Winter 2021 In Dance


Many of Kerry’s students were adopted from China by white families. Chinese dance serves as one of few (if not the only) connection to their Chinese heritage, as most do not speak the language and are not exposed to Chinese culture at home. One dancer said, “At my school I have seen no more than ten Asians. Because of Chinese dance I can listen and try to compre- hend fluent Chinese, I can see the Asian shops, I can taste the Asian cuisine, and I can smell the Asian spices. All of

Growing up, many of the activities that Kiazi did with his father involved Congolese drumming – drumming for classes and performances for Fua Dia Congo as well as rit- uals at home. Through these rituals, his father passed down family stories, spiritual traditions, political advocacy, and more. Kiazi became the lead drummer of Fua Dia Congo at 16 and began teaching at that age as well. He has taught and performed in the US, Canada, Costa Rica, Europe and Africa. Anne reflects that the Malonga Casquelourd Center for the Arts has become one of the most important build- ings to study African dance and music in the US. Dancing and drumming, which are central to Congolese community gatherings, are like the glue that binds intergenerational communities together. Kerry’s mother Hwee-Eng Y. Lee, an immigrant from Singapore, started teaching Chinese dance just after Kerry was born in Atlanta and founded the Atlanta Chinese Dance Company in 1991. Kerry grew up dancing under her direction and returned home after dancing professionally in New York to co-lead the Atlanta Chinese Dance Company together. When Kerry asked her mother why she wanted to teach Chinese dance in Atlanta, she said she knew there would be a generation gap between them and she did not want them to have a cultural gap too. By instilling a love of Chinese dance and culture in her daughter, it would bring them closer together. There have been many pairs of moth- ers and daughters within the Atlanta Chinese Dance Com- pany – and even mother and son, and grandmother and granddaughter too. The concept of family extends beyond bloodlines, creating a sense of belonging for the dancers who are often surrounded by people who do not look like them in their everyday lives. A four-year-old Chinese adop- tee remarked, “We all have black hair!” on the first day of class, and she would go on to dance with the Atlanta Chi- nese Dance Company until she graduated from high school. Some of her classmates would continue beyond college into adulthood, forging friendships that have lasted a lifetime. The mother of another Chinese adoptee mentioned that her daughter had been having trouble socially at school but found a sense of belonging through Chinese dance – so much so that it was worth the five-hour round trip weekly commute between her home in Greenville, SC and the dance company in Atlanta!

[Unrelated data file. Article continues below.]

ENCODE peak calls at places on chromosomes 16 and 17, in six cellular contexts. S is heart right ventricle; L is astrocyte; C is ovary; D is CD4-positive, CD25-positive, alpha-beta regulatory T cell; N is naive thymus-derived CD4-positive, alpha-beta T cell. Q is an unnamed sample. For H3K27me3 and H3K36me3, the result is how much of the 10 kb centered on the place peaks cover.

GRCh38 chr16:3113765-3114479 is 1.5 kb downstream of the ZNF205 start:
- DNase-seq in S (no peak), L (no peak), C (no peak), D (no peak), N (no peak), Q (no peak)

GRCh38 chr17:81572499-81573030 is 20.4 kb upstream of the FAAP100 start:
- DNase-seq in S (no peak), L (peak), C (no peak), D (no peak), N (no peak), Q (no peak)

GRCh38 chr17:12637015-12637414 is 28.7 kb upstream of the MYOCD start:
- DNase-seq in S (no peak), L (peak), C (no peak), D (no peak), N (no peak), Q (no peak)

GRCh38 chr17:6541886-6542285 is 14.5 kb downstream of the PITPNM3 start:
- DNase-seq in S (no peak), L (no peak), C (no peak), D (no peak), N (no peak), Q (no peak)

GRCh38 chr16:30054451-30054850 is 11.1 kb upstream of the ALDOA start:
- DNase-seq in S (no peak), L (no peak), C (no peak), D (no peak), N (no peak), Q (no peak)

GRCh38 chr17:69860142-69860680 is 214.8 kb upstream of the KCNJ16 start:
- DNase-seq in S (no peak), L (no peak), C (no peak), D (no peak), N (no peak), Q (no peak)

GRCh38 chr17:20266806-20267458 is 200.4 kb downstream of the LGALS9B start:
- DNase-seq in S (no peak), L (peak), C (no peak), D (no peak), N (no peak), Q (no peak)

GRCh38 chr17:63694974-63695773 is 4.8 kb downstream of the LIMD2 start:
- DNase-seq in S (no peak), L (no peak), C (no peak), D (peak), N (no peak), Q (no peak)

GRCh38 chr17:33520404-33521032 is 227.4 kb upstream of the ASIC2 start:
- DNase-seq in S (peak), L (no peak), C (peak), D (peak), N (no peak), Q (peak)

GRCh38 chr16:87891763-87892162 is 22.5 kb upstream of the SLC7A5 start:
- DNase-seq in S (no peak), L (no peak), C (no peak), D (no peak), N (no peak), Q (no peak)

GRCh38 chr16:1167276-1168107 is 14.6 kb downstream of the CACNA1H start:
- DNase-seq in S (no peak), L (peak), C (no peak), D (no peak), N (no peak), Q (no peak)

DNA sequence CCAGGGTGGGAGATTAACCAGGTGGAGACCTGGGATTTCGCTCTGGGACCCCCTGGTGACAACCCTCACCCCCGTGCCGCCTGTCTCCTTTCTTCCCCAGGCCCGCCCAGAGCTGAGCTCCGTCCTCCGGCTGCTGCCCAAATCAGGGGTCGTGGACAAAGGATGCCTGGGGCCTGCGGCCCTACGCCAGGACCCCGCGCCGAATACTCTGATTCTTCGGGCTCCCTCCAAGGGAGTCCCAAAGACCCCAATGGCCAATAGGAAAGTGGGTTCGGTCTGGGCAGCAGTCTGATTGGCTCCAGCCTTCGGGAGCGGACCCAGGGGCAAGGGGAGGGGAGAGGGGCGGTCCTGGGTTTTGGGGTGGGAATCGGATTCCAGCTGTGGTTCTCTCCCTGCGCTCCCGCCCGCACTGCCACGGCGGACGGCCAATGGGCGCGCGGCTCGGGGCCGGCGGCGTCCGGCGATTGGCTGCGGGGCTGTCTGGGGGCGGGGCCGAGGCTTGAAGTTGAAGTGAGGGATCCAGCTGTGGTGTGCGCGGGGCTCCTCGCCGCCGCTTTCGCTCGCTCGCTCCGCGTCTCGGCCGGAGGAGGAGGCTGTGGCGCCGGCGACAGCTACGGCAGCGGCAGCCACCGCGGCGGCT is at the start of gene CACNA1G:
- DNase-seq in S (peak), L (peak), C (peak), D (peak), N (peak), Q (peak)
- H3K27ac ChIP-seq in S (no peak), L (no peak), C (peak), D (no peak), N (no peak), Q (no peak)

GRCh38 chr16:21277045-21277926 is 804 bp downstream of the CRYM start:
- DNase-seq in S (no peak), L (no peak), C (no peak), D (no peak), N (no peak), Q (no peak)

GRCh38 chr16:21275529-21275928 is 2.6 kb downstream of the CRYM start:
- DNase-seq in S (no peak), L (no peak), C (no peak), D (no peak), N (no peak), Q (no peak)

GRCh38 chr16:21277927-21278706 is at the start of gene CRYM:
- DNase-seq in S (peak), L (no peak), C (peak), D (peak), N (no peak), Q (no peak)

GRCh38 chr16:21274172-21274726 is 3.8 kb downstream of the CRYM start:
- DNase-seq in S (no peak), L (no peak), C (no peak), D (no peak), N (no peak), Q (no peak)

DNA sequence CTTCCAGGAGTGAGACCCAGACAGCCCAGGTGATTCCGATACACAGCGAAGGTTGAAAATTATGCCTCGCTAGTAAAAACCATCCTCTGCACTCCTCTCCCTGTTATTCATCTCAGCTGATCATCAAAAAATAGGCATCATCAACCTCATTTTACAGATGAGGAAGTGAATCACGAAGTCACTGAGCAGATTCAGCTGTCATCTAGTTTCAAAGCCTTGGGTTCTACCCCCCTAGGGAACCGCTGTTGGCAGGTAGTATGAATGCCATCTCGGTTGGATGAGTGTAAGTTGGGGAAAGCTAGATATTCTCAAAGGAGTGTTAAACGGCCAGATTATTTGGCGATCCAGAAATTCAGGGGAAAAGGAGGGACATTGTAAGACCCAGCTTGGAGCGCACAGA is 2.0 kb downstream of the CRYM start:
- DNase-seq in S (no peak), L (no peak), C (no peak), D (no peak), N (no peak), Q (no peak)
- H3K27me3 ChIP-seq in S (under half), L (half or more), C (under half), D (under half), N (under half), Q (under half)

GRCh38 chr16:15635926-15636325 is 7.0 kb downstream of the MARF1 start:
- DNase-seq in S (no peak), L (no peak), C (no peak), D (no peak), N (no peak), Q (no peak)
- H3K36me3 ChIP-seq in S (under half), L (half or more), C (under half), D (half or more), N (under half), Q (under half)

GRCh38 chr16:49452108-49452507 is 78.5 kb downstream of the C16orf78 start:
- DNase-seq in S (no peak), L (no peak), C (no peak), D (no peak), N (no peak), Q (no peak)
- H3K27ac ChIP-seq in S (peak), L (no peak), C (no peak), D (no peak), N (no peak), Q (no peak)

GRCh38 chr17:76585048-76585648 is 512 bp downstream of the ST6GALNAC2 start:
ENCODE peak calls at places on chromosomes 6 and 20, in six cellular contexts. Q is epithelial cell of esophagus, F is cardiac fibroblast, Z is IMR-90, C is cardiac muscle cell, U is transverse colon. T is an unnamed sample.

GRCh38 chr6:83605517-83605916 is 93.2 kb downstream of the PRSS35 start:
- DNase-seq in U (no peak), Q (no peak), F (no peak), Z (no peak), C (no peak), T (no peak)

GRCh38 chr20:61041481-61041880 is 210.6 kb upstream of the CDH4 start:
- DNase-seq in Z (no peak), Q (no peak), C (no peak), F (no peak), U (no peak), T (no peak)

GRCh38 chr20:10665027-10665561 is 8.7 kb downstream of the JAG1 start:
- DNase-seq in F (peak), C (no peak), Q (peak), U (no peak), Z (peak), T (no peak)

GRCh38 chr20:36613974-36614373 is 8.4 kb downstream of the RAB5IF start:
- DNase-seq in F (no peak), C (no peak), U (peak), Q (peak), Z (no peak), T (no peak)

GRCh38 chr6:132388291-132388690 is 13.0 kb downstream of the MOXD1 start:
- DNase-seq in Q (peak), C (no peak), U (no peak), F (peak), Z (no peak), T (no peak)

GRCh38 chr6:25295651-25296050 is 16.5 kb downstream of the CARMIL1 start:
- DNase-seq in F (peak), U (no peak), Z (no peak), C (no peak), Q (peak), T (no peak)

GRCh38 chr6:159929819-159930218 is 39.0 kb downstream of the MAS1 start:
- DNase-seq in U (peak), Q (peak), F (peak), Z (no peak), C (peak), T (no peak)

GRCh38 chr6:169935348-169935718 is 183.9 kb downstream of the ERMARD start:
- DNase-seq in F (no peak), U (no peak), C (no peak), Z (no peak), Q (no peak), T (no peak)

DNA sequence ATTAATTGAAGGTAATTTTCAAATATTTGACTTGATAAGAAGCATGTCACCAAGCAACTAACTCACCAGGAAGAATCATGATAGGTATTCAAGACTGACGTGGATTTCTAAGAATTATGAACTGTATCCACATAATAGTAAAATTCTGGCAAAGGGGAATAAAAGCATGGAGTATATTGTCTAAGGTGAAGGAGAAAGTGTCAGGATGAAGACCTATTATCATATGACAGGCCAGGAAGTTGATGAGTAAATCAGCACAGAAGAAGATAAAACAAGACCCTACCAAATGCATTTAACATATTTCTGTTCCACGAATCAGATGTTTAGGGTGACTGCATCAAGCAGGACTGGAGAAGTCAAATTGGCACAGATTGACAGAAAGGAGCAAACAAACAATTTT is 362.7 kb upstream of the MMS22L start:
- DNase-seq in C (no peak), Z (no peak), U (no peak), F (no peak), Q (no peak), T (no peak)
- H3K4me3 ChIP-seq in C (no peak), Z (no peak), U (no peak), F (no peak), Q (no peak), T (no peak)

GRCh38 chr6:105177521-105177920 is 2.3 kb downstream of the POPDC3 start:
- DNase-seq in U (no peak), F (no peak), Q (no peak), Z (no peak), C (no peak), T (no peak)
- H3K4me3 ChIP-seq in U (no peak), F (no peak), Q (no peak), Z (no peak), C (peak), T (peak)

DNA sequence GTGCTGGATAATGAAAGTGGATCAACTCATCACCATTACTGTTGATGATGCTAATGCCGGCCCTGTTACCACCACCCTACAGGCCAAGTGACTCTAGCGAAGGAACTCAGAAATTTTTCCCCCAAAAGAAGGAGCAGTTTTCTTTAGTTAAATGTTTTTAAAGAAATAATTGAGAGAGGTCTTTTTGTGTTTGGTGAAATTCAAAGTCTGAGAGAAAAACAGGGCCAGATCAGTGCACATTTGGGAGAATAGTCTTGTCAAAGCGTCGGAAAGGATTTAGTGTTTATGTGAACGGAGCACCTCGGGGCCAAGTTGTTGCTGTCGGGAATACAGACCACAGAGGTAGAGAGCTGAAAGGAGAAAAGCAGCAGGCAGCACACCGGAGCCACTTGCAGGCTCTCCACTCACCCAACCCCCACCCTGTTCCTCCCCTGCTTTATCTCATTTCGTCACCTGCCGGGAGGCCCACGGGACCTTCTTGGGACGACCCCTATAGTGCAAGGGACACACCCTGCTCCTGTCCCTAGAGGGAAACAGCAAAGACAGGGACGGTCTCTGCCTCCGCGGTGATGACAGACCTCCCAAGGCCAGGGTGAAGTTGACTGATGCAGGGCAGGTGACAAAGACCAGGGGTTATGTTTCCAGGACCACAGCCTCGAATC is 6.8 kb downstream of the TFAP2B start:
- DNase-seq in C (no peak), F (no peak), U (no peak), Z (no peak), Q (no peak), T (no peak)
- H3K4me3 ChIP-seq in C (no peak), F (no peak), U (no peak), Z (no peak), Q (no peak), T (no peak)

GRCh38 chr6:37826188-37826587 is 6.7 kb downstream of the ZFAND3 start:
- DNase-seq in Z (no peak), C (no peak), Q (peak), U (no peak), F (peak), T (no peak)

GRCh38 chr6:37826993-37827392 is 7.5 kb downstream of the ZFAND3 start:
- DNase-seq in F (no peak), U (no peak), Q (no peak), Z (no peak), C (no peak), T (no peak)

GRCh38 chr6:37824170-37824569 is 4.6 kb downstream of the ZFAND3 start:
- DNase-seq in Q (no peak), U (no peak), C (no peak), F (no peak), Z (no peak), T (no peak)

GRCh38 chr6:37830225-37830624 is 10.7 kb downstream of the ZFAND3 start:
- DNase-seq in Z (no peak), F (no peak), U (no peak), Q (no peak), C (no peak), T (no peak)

which I don’t interact with on a daily basis.”Another spoke of her embarrassment whenever a Chinese auntie would say something to her in Chinese that she could not understand, and that per- forming Chinese dance was the only time when she felt fully in touch with her Chinese identity. BUILDING INTERGENERATIONAL COMMUNITIES P racticing culturally specific dance is a way of life that has been shared across multiple generations within households and communities. It holds space for people of different generations to engage in cultural traditions together, cultivating a sense of belonging that transcends bloodlines. One example of intergenerational community building is second-generation Congolese American Kiazi Malonga and his late father Malonga Casquelourd, who was a renowned traditional artist from the Congo. Casque- lourd traveled to the US in 1972 and shortly after, began to build his empire in traditional arts in the US and founded Fua Dia Congo. It was in this setting that Kiazi was trained and learned about his Congolese cultural heritage.

Kerry Lee

cultural awareness and pride in the next generation of Chi- nese Americans. Kerry recently reflected that she hopes her young dancers performing the Chinese ribbon dance feel as if they have the power to command a majestic dragon, and that they are not shy but proud to introduce it to their friends. CONNECTING TO OUR CULTURAL ROOTS M any immigrant communities have few oppor- tunities to learn about their cultural heritage in the US. Culturally specific dancers have bridged that gap, providing access to cultural traditions, artistic forms, language, and sto- ries that are otherwise out of reach. Alleluia Panis, the Artistic and Executive Director of Kularts (the nation’s premiere presenter of con- temporary and tribal Pilipino arts), has organized tribal tours for Pilipino Americans to visit indigenous communi- ties in the Philippines. The Philippines has been colonized

for many generations, so what many people think of as Pilipino dance forms actually have a colonized flavor. There are over 100 indigenous tribes in the Philippines, most of which are unknown or have been looked down upon by Pilipinos and Pilipino Americans. After working to decolonize her own mind, Alleluia has worked to help other Pilipino and Pilipino Americans decolonize their minds by creating opportunities to experience indigenous cultures outside of the big cities. In addition to organizing tribal tours, she has also brought indigenous master artists to the United States for cultural exchange and friendship. “De-colonization work begins with de-colonizing my own mind. How do I see my own power? How do I step into my own power and beauty? How do I embrace my leadership? How do I increase the number of leaders, and help them empower more people to embrace their own leadership?” —ALLELUIA PANIS


in dance WINTER 2021 26

WINTER 2021 in dance 27




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In Dance | May 2014 |

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